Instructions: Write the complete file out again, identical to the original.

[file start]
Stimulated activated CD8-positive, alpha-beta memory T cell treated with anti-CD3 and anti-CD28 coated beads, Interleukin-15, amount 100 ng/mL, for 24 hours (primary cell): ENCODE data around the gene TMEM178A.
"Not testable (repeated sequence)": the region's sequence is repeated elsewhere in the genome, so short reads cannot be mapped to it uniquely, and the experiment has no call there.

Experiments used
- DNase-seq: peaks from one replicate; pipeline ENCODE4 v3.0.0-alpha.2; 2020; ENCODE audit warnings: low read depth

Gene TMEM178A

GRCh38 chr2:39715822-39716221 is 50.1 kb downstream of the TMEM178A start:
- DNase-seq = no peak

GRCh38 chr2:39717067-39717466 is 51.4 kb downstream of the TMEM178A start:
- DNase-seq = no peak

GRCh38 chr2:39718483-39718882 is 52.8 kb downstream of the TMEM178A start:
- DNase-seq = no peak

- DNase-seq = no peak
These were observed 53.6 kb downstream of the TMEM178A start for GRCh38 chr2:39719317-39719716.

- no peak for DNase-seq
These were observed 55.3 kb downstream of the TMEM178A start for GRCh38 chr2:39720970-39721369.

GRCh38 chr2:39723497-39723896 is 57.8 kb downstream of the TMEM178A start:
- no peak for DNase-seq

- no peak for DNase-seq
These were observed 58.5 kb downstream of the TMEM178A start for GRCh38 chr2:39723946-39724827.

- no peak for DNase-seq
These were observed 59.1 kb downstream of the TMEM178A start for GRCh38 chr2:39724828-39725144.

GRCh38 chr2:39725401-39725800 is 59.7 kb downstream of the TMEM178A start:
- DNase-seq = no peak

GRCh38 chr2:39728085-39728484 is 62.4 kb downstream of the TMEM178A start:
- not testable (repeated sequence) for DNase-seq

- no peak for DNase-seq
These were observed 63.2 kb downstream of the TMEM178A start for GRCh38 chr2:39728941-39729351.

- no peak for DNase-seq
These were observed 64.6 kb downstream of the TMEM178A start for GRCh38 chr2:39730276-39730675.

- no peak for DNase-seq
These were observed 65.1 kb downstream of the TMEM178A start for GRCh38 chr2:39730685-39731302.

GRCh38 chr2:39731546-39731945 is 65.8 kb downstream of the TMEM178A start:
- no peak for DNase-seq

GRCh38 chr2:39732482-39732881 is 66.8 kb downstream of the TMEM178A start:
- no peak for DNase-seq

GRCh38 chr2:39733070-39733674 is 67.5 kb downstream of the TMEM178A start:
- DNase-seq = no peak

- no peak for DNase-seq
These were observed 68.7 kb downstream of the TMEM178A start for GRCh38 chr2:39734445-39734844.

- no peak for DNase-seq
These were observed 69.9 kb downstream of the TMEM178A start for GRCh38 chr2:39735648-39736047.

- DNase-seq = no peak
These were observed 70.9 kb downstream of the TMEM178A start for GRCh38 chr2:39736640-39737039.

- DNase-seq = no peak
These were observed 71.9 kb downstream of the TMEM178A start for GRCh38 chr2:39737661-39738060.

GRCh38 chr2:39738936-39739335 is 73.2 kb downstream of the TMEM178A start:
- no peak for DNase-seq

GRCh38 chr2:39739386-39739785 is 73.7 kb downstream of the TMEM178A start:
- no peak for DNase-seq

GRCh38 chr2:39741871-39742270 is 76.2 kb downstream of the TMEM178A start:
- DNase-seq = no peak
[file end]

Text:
Stimulated activated CD8-positive, alpha-beta memory T cell treated with anti-CD3 and anti-CD28 coated beads, Interleukin-15, amount 100 ng/mL, for 24 hours (primary cell): ENCODE data around the gene TMEM178A.
"Not testable (repeated sequence)": the region's sequence is repeated elsewhere in the genome, so short reads cannot be mapped to it uniquely, and the experiment has no call there.

Experiments used
- DNase-seq: peaks from one replicate; pipeline ENCODE4 v3.0.0-alpha.2; 2020; ENCODE audit warnings: low read depth

Gene TMEM178A

GRCh38 chr2:39715822-39716221 is 50.1 kb downstream of the TMEM178A start:
- DNase-seq = no peak

GRCh38 chr2:39717067-39717466 is 51.4 kb downstream of the TMEM178A start:
- DNase-seq = no peak

GRCh38 chr2:39718483-39718882 is 52.8 kb downstream of the TMEM178A start:
- DNase-seq = no peak

- DNase-seq = no peak
These were observed 53.6 kb downstream of the TMEM178A start for GRCh38 chr2:39719317-39719716.

- no peak for DNase-seq
These were observed 55.3 kb downstream of the TMEM178A start for GRCh38 chr2:39720970-39721369.

GRCh38 chr2:39723497-39723896 is 57.8 kb downstream of the TMEM178A start:
- no peak for DNase-seq

- no peak for DNase-seq
These were observed 58.5 kb downstream of the TMEM178A start for GRCh38 chr2:39723946-39724827.

- no peak for DNase-seq
These were observed 59.1 kb downstream of the TMEM178A start for GRCh38 chr2:39724828-39725144.

GRCh38 chr2:39725401-39725800 is 59.7 kb downstream of the TMEM178A start:
- DNase-seq = no peak

GRCh38 chr2:39728085-39728484 is 62.4 kb downstream of the TMEM178A start:
- not testable (repeated sequence) for DNase-seq

- no peak for DNase-seq
These were observed 63.2 kb downstream of the TMEM178A start for GRCh38 chr2:39728941-39729351.

- no peak for DNase-seq
These were observed 64.6 kb downstream of the TMEM178A start for GRCh38 chr2:39730276-39730675.

- no peak for DNase-seq
These were observed 65.1 kb downstream of the TMEM178A start for GRCh38 chr2:39730685-39731302.

GRCh38 chr2:39731546-39731945 is 65.8 kb downstream of the TMEM178A start:
- no peak for DNase-seq

GRCh38 chr2:39732482-39732881 is 66.8 kb downstream of the TMEM178A start:
- no peak for DNase-seq

GRCh38 chr2:39733070-39733674 is 67.5 kb downstream of the TMEM178A start:
- DNase-seq = no peak

- no peak for DNase-seq
These were observed 68.7 kb downstream of the TMEM178A start for GRCh38 chr2:39734445-39734844.

- no peak for DNase-seq
These were observed 69.9 kb downstream of the TMEM178A start for GRCh38 chr2:39735648-39736047.

- DNase-seq = no peak
These were observed 70.9 kb downstream of the TMEM178A start for GRCh38 chr2:39736640-39737039.

- DNase-seq = no peak
These were observed 71.9 kb downstream of the TMEM178A start for GRCh38 chr2:39737661-39738060.

GRCh38 chr2:39738936-39739335 is 73.2 kb downstream of the TMEM178A start:
- no peak for DNase-seq

GRCh38 chr2:39739386-39739785 is 73.7 kb downstream of the TMEM178A start:
- no peak for DNase-seq

GRCh38 chr2:39741871-39742270 is 76.2 kb downstream of the TMEM178A start:
- DNase-seq = no peak